Schlumberger 2Q12 Conference Call Highlights

Quote from SLB on its macro outlook:

Let’s then turn around to the macroenvironment, where the continuing Eurozone crisis, coupled with the disappointing numbers from China and the U.S., has led to downward revisions of the outlook for GDP growth and oil demand. High production output from OPEC also lead to a period of crude inventory buildup during the quarter, which, together with fares or lower demand, brought Brent crude prices briefly below $90 before recovering. 

At the same time, global spare capacity for oil is at the lowest level for 5 years and there continue to be a risk of potential production disruption from geopolitical events.
The situation in the global economy remains unsettled, and it seems increasingly clear that the present macro uncertainties will remain for a considerable period of time. 

In this environment, we believe Brent crude prices, in general, will be supported around current levels, although they could be subject to periods of considerable volatility. Continued macro uncertainty coupled with price volatility could make customers more cautious in terms of future activity plans. However, in the international markets, we have seen no signs of this so far. We maintain, absent a future significant setback to the world economy, our safety view that international activity will grow in excess of 10% this year.

CSX 2Q12 Conference Call Highlights

“Automotive was a key driver in the industrial sector, growing 27% as North American light vehicle production increased 25% in the quarter. The chemicals market grew 1% with the frac sand and petroleum products being the primary drivers.

“In the construction sector, growth in building products was offset by a decline in aggregate shipments due to the completion of several stimulus projects.

“In the agricultural sector, volume declined across all major commodities. Corn shipments to the Southeast for animal feed were lower as a strong local wheat crop displaced Midwestern corn. Phosphate shipments declined as buyers delayed purchases in the expectation of moderating commodity prices. Finally, ethanol shipments softened as a result of lower gasoline demand. Looking forward, the Automotive market will continue to drive growth in the industrial sector. In addition, we continue to see growth opportunities in chemicals and Metals, particularly in commodities that support the oil and gas industry. In the construction sector, aggregate shipments will remain challenged, while recovering housing starts will drive continued growth in building products. Finally, we expect the agricultural sector to be stable with an increase of phosphate shipments being offset by a lower ethanol demand.”Coal revenue declined 14% as strength in Export Coal partially offset significant weakness in utility coal volume. Domestic utility tons declined 37% as natural gas prices remain low, leading to the continued displacement of coal at some utilities. In addition, electrical generation declined in the Eastern United States. Partially offsetting this weakness, export coal volume grew 41% to 14.7 million tons in the quarter as demand was strong for U.S. thermal coal.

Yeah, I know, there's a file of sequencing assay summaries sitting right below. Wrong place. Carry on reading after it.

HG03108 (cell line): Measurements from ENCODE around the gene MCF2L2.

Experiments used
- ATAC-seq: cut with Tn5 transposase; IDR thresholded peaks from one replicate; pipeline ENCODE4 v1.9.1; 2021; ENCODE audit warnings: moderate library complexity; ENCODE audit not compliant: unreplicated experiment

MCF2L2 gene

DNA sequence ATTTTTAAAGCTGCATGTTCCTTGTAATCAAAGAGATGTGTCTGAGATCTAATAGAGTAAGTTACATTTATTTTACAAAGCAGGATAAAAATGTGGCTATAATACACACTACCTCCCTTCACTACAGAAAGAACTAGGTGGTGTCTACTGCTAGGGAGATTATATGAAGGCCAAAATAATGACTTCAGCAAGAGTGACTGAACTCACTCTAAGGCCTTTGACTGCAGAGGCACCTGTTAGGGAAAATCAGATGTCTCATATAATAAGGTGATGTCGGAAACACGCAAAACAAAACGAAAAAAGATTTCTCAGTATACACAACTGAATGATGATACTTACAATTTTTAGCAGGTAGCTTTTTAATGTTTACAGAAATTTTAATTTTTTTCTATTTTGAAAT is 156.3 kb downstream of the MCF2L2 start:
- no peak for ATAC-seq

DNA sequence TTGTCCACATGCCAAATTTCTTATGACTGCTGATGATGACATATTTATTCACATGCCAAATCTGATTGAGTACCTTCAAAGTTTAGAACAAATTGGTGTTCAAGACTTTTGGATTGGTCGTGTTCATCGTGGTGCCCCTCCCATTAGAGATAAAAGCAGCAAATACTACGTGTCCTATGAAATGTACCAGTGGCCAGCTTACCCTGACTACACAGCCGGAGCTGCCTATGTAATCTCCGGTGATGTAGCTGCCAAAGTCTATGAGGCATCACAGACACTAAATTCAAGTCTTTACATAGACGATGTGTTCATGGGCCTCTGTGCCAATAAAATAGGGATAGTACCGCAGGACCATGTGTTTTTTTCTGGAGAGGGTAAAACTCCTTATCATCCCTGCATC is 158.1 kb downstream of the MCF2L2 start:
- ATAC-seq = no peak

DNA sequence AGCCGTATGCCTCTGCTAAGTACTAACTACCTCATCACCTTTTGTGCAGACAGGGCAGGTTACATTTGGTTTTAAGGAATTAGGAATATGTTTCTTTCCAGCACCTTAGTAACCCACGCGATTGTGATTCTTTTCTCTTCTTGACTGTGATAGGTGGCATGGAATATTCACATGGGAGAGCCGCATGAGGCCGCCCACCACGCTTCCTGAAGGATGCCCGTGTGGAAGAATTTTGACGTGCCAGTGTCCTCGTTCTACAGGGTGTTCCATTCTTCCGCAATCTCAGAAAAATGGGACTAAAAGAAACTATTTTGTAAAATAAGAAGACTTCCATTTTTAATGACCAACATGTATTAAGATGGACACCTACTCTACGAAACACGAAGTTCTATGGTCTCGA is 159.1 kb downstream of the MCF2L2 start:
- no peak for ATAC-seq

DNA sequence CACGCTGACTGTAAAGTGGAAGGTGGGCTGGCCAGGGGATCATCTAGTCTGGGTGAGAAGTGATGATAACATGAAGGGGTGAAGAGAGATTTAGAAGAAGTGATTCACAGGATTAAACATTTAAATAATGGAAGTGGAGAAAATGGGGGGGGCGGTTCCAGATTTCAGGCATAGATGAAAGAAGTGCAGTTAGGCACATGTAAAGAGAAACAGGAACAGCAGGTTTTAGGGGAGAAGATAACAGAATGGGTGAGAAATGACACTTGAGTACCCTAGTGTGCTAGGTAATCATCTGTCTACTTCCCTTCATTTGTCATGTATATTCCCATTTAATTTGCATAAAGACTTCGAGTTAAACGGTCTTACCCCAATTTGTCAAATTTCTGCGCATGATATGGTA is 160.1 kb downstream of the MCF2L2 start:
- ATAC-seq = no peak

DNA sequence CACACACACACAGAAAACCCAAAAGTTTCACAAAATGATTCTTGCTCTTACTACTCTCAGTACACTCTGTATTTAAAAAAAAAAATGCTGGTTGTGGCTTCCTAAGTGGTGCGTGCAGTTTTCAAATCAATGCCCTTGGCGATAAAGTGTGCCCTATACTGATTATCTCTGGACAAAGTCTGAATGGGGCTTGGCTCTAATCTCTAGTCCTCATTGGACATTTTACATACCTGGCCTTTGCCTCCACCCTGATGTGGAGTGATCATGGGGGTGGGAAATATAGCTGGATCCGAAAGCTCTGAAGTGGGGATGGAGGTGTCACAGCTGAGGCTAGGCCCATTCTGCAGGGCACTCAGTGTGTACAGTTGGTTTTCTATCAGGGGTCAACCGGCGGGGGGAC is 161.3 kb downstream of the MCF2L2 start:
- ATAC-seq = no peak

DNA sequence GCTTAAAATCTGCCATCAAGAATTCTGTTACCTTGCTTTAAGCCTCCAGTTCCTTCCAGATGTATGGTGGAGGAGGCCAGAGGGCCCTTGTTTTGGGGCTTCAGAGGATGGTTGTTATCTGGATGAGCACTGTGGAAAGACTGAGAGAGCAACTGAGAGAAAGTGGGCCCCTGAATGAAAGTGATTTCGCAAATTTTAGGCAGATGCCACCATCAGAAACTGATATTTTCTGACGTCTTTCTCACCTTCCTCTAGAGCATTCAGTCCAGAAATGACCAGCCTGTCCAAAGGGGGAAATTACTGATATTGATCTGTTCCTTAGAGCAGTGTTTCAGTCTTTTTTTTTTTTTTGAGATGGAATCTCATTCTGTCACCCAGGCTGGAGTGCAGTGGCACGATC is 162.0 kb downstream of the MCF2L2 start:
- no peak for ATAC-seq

“Looking ahead, even though the market for export coal is volatile, we clearly expect to exceed the ton shipped in 2011 as the demand for U.S. coal will remain strong in the second half although not at the level we saw in the first half. At the same time, domestic utility volumes are expected to face continued challenges due to low natural gas prices, above normal inventory levels and environmental regulations. Headwinds should begin to moderate somewhat through the balance of this year.

“And if you look at the average age of the automobiles and the light trucks in the United States, they’re some of the highest numbers that they’ve been post-World War II. The ability to secure financing and particularly longer-term financing in the range of 6 years has proved to be positive for the consumers as they go to purchase automobiles. Chrysler, for example, are adding third shift to their Belvidere plant. Hyundai Montgomery is adding third shifts to their plant. So I feel nothing but positive things about the automotive industry as we go forward.”

PNC 2Q12 Conference Call Highlights

This is the preface to the CFO’s segment on performance for the quarter.

In my remarks today, I will focus on the following: our loan growth and favorable shift in our deposit mix; our strong gains in net interest income; our growth in commercial and consumer fee income, excluding our mortgage repurchase provision; our disciplined expense, capital and liquidity management; and an update on our outlook for 2012 versus 2011.

While seemingly innocuous this quote is indicative a huge shift in focus for the banking system in general.  Two years ago, banks were focused on capital and credit.  Today, the focus is back to growth.

WFC 2Q12 Conference Call Highlights

Quotes from 2Q12 WFC Earnings Call

  • organic growth in both commercial and consumer portfolios.